Michael Loftus obituary: The only Mayo man to have been GAA president

He had an innate ability to understand people and respond appropriately to their grief, pain or joy

Born: August 9th, 1929

Died: April 22nd, 2023

Dr Michael (Mickey) Loftus, a past president of the GAA, has died aged 93. Loftus, a medical doctor and community leader, was more widely known for his decades-long involvement in the GAA as a player, referee and administrator before serving as GAA president from 1985-1988 – the only Mayo man to have this role.

The Irish Times GAA correspondent, Seán Moran, said that his death severs the last living link with the great and by now mythical Mayo teams of the early 1950s who won back-to-back All Irelands in 1950 and 1951. Loftus was a substitute on the Mayo senior football team that won the last All-Ireland finals for Mayo in 1951, although he didn’t get to play on the day.


His talent in football was obvious from an early age. He played in the minor final of 1947 when Mayo was defeated by Tyrone and went on to win junior All-Irelands in 1950 and 1957. While studying at University College Galway, he won three Sigerson Cup medals in 1948, 1950 and 1954. When his playing career ended due to injury, he was a distinguished inter-county referee, taking charge of All-Ireland football finals in 1965 and 1968.

His years as chairman of the Connacht Council and also of the GAA committee – established to plan events for the 100 year celebrations in 1984 – led to him being elected president of the association. During his presidency, he travelled to Australia for the first international rules series played there.

Michael, one of eight children born to Mary and Martin Loftus in Kiltoom, Co Roscommon, he moved to Crossmolina in 1939 with his siblings to be looked after by their aunt, Peg, in his grandparents’ home. His mother died giving birth to his twin sisters (both of whom also died in infancy). His father, a sergeant in the relatively new An Garda Síochána, remained in the barracks at Elphin and later at Geevagh, Co Sligo. He remarried and had six more children with his wife, Mai.

Following school in St Muredach’s College, Ballina, Loftus studied medicine at University College Galway. During his time as a third-level student, he made lifelong friends playing football.

He graduated in 1954 after which he worked in hospitals in Galway, Mayo and Sligo before getting a locum position in Crossmolina. In 1956 he married his childhood sweetheart, Edie Munnelly, and the couple settled in the town. For the next 60 years Dr Loftus worked as a GP for Crossmolina and its hinterland as their four children grew up. During that time, he was medical officer for Bord na Móna workers, various football teams and, for 33 years, coroner for north Mayo.

Orla Loftus said her father viewed house calls as a great opportunity to get to know patients and their families, whether that was delivering babies or checking in on elderly patients.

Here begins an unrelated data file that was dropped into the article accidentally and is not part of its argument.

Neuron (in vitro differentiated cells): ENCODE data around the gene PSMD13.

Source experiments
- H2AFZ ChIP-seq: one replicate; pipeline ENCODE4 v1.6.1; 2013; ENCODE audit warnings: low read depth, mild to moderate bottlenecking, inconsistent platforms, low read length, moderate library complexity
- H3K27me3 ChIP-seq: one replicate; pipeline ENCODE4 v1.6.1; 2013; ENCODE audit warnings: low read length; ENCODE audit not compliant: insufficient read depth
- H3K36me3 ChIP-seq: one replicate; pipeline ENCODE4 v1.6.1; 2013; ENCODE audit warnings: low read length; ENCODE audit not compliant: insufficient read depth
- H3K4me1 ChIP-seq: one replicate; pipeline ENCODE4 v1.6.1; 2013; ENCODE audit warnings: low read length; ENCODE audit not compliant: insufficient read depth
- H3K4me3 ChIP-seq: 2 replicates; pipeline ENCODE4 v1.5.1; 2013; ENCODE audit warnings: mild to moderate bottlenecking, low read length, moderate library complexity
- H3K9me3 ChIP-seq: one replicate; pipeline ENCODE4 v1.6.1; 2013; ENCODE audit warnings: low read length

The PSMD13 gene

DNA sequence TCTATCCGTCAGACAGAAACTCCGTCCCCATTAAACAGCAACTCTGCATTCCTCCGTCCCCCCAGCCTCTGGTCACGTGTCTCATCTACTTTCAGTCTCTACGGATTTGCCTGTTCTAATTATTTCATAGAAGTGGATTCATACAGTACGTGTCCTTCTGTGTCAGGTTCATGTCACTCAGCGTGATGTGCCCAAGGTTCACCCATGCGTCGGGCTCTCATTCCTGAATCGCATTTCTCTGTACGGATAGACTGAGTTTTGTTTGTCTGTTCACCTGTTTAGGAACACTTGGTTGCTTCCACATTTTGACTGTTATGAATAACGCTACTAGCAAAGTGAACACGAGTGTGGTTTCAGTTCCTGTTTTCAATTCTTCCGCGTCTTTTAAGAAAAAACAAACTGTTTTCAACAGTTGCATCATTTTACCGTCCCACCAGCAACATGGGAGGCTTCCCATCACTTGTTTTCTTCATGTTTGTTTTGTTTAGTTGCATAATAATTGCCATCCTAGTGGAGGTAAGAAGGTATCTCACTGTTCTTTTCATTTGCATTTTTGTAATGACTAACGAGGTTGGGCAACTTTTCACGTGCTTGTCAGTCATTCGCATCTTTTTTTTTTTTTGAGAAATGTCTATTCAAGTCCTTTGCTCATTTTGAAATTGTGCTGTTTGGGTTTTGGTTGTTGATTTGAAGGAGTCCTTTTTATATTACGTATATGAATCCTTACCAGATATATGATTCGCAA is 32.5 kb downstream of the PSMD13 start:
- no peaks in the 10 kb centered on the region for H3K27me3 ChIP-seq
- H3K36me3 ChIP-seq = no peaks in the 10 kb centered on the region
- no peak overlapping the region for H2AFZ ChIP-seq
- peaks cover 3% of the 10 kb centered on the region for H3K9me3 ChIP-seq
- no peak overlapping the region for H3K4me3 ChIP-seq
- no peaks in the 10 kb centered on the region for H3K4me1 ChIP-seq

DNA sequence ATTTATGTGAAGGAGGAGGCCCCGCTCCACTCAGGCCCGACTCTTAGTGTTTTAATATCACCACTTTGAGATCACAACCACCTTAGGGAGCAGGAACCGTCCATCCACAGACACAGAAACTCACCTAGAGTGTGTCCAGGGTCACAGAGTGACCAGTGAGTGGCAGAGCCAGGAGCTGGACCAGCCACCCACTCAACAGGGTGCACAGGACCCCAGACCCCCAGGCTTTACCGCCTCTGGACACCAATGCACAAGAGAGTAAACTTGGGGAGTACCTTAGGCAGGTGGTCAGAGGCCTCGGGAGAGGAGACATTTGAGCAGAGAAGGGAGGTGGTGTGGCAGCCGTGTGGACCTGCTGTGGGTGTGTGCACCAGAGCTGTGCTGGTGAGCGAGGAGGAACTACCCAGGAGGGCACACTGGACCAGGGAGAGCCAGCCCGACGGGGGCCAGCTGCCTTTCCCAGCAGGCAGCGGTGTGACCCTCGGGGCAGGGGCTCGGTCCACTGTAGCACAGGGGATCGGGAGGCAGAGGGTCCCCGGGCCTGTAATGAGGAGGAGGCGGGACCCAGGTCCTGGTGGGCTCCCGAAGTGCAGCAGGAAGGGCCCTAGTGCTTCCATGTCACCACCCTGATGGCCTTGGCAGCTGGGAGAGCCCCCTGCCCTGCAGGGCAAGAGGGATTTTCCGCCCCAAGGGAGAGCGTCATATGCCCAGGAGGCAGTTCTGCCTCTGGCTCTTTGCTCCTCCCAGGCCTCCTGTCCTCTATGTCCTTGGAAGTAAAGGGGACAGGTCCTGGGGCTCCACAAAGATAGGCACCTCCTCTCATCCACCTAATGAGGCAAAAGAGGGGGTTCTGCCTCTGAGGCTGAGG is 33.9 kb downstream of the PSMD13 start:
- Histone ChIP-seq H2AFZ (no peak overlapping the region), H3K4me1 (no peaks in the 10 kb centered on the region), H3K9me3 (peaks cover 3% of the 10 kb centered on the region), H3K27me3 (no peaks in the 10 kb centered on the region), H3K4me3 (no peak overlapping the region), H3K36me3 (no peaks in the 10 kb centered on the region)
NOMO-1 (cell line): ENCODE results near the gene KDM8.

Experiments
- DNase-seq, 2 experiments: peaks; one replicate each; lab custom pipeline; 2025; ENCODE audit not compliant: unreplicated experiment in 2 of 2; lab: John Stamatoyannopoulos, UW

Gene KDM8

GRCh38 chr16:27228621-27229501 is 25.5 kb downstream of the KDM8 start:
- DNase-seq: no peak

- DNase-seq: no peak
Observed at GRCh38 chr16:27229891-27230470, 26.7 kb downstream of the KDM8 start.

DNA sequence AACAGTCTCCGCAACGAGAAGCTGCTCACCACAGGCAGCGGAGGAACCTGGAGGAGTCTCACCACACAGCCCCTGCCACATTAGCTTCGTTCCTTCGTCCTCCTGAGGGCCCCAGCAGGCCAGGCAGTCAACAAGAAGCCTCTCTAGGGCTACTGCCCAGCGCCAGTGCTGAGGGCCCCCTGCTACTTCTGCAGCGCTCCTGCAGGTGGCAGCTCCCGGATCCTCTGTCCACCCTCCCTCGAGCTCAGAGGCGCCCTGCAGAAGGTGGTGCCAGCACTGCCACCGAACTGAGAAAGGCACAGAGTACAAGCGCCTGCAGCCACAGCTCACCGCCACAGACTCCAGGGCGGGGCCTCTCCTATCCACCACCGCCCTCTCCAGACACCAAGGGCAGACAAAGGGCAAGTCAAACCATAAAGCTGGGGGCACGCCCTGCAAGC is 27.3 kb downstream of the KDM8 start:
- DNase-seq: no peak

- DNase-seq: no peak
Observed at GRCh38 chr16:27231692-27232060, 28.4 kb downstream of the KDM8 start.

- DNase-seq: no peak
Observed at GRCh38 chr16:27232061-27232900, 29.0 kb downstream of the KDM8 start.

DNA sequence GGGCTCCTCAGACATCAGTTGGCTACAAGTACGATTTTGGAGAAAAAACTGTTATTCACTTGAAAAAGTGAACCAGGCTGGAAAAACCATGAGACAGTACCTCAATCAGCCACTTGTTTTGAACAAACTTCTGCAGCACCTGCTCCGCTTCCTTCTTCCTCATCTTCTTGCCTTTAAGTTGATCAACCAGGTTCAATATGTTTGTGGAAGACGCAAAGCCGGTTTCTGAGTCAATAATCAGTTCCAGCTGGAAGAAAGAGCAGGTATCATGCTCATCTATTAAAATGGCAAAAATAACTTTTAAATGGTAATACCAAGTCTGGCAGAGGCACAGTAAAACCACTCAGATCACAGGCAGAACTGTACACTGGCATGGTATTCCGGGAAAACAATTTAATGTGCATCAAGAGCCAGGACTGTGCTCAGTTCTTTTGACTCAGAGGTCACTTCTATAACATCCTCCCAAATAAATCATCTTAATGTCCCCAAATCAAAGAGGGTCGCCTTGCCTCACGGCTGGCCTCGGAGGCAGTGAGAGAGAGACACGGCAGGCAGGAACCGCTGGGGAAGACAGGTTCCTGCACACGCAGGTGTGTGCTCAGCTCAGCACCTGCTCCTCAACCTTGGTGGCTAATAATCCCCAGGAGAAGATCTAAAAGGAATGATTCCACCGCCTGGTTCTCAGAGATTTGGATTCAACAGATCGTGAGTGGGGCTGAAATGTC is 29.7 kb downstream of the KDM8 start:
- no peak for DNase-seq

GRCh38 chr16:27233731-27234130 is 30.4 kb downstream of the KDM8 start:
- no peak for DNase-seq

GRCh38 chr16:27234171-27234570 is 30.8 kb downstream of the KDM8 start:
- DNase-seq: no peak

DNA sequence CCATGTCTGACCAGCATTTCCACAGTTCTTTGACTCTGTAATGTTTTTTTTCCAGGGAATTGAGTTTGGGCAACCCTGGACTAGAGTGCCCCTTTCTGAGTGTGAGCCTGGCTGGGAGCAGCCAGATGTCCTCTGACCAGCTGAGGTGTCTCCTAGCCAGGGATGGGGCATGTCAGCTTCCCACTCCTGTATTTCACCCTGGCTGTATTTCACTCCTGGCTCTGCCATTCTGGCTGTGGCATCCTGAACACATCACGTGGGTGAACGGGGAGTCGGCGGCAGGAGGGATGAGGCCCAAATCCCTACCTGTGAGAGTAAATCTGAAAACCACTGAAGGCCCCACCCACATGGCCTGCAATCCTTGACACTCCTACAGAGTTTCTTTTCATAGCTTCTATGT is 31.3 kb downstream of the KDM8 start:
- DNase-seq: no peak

“He never sought accolades for what he did,” she said. “He had an innate ability to understand people and respond appropriately to their grief, pain or joy and put them at their ease.”

He took up running in his 50s, going on to compete for Ireland in the World Senior Games in St George, Utah: he won four medals in the 75-79 age category in 2006

A great believer in the importance of exercise for all ages, he promoted the Gaelic Masters Association, the competitive inter-county Gaelic football for over-40s whose perpetual trophy, the Mick Loftus Cup, was named in his honour. He took up running in his 50s, going on to compete for Ireland in the World Senior Games in St George, Utah: he won four medals in the 75-79 age category in 2006. That year he received honorary fellowship of the Faculty of Sports and Exercise Medicine at the Royal College of Surgeons in Ireland. In 2009 he received honorary fellowship of the Royal College of Physicians and, in 2015, he was awarded an honorary doctorate of law at UCG (now University of Galway).

Dr Loftus, who was deeply religious, was also a lifelong member of the Pioneer Association of Ireland. He was outspoken in his views – with many published letters in The Irish Times – about the damage caused by the excessive consumption of alcohol, which his work as a coroner alerted him to. Although not anti-alcohol per se, he campaigned against drinks companies’ sponsorship of sports, refusing to go to matches in Croke Park when Guinness was the main sponsor of the All-Ireland hurling championships from 1995 to 2012.

He was very active in his local community, in both fundraising activities for the GAA and other charities. He was a key figure in the building of St Tiernan’s Park, the GAA grounds that opened in 1968 and remains the home of Deel Rovers GAA club. With colleagues, he set up the Green and Red Trust, a fund to help players who have fallen on hard times. And as a strong promoter of the rights of senior citizens, he was chairman of the National Council for the Elderly.

Passionate about his hometown and county, Dr Loftus won Mayo man of the year in 1983. And in 2010 he was one of the winners of the All-Ireland Inspirational Life awards, an all-island initiative that recognises the contribution of older people to society.

Dr Michael (Mickey) Loftus is survived by his wife, Edie; his children, Michael, Orla, Patrick and Joe; his 10 grandchildren; and his siblings, Declan, Finian, Colm, Shane, Liam and Siobhán. He was predeceased by his brothers Benny, Marty, Kevin and Dan; sister Ettie; and infant twin sisters, Gertrude and Carmel.